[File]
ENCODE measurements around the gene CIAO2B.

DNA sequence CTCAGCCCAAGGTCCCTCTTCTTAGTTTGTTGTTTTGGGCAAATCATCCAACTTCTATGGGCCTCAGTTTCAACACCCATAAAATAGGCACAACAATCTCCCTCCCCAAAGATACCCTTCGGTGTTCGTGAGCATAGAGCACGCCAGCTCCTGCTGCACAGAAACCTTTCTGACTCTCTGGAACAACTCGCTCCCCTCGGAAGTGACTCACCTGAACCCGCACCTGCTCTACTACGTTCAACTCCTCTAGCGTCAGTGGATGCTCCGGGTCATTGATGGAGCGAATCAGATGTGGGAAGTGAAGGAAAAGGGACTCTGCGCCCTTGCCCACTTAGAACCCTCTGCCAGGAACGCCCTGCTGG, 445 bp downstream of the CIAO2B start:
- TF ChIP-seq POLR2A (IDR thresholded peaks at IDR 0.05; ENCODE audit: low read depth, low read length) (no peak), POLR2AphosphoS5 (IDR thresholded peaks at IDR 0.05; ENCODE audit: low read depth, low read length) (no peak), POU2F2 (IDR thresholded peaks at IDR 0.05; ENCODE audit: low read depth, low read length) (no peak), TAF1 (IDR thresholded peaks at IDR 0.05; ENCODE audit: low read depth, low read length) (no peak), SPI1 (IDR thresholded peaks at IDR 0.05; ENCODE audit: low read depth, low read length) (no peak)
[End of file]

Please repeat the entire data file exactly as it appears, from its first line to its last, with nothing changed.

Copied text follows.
ENCODE measurements around the gene CIAO2B.

DNA sequence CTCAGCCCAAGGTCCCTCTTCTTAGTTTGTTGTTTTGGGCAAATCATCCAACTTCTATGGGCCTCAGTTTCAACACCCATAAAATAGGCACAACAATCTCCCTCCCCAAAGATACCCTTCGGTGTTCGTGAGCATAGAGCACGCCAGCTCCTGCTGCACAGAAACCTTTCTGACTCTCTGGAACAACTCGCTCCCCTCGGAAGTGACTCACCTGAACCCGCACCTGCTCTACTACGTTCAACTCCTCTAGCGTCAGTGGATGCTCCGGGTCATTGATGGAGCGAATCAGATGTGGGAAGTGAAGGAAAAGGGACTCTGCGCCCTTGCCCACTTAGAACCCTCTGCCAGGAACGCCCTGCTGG, 445 bp downstream of the CIAO2B start:
- TF ChIP-seq POLR2A (IDR thresholded peaks at IDR 0.05; ENCODE audit: low read depth, low read length) (no peak), POLR2AphosphoS5 (IDR thresholded peaks at IDR 0.05; ENCODE audit: low read depth, low read length) (no peak), POU2F2 (IDR thresholded peaks at IDR 0.05; ENCODE audit: low read depth, low read length) (no peak), TAF1 (IDR thresholded peaks at IDR 0.05; ENCODE audit: low read depth, low read length) (no peak), SPI1 (IDR thresholded peaks at IDR 0.05; ENCODE audit: low read depth, low read length) (no peak)